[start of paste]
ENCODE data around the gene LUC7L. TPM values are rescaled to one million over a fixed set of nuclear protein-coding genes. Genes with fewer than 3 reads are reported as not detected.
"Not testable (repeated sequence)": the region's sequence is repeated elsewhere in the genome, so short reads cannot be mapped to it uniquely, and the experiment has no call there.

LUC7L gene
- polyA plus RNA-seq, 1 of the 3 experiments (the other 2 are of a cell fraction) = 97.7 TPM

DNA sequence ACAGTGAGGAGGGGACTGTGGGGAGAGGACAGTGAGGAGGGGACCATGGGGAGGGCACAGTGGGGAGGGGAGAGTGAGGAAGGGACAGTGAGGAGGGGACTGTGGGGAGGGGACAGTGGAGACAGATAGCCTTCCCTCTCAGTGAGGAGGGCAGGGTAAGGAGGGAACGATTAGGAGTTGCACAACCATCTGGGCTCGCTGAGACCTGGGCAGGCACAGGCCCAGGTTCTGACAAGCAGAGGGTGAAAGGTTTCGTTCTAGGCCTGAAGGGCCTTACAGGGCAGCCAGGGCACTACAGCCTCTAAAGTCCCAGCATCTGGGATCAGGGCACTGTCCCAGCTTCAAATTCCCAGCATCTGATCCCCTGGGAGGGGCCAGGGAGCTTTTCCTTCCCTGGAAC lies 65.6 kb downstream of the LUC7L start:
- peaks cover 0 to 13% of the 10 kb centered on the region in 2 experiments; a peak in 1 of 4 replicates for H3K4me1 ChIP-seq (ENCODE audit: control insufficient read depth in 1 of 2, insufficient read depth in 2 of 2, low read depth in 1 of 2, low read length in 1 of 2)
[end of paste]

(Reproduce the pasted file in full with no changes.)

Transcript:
ENCODE data around the gene LUC7L. TPM values are rescaled to one million over a fixed set of nuclear protein-coding genes. Genes with fewer than 3 reads are reported as not detected.
"Not testable (repeated sequence)": the region's sequence is repeated elsewhere in the genome, so short reads cannot be mapped to it uniquely, and the experiment has no call there.

LUC7L gene
- polyA plus RNA-seq, 1 of the 3 experiments (the other 2 are of a cell fraction) = 97.7 TPM

DNA sequence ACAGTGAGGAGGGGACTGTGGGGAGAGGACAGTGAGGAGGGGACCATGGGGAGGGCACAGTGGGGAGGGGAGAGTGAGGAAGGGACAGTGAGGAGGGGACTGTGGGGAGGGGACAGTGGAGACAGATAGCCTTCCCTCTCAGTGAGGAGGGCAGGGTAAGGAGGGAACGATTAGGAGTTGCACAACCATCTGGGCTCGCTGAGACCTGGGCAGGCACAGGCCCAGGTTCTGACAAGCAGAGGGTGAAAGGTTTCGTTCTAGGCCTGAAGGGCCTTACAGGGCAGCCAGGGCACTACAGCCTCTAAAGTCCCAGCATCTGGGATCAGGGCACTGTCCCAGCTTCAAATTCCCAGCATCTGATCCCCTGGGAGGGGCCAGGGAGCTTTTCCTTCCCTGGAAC lies 65.6 kb downstream of the LUC7L start:
- peaks cover 0 to 13% of the 10 kb centered on the region in 2 experiments; a peak in 1 of 4 replicates for H3K4me1 ChIP-seq (ENCODE audit: control insufficient read depth in 1 of 2, insufficient read depth in 2 of 2, low read depth in 1 of 2, low read length in 1 of 2)